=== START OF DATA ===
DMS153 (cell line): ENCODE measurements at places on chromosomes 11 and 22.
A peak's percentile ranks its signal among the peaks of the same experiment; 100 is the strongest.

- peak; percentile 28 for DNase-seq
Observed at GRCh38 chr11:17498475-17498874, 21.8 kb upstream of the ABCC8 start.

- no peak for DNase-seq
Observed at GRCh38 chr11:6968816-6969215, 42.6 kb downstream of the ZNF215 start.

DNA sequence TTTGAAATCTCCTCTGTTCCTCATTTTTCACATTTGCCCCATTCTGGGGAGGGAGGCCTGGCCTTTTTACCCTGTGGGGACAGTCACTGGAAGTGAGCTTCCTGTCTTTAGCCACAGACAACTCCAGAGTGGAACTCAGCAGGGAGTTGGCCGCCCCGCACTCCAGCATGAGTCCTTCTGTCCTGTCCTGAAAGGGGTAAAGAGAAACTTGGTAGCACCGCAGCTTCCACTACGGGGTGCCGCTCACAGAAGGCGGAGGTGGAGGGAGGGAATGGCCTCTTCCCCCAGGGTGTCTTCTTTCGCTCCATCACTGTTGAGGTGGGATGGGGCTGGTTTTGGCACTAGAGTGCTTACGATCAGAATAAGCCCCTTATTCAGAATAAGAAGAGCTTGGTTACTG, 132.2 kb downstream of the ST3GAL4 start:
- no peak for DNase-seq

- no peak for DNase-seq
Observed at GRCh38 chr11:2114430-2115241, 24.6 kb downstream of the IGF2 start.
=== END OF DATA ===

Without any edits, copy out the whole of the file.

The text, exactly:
DMS153 (cell line): ENCODE measurements at places on chromosomes 11 and 22.
A peak's percentile ranks its signal among the peaks of the same experiment; 100 is the strongest.

- peak; percentile 28 for DNase-seq
Observed at GRCh38 chr11:17498475-17498874, 21.8 kb upstream of the ABCC8 start.

- no peak for DNase-seq
Observed at GRCh38 chr11:6968816-6969215, 42.6 kb downstream of the ZNF215 start.

DNA sequence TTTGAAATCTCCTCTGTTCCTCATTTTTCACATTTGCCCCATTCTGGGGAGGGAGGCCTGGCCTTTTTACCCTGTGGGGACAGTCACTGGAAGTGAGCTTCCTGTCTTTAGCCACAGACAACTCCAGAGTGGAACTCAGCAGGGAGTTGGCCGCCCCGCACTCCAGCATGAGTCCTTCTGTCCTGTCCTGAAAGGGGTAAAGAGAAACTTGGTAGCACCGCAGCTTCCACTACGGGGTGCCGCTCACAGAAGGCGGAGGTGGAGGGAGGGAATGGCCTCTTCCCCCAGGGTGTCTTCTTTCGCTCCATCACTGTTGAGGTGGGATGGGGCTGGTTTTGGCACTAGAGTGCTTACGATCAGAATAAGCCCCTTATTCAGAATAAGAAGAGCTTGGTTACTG, 132.2 kb downstream of the ST3GAL4 start:
- no peak for DNase-seq

- no peak for DNase-seq
Observed at GRCh38 chr11:2114430-2115241, 24.6 kb downstream of the IGF2 start.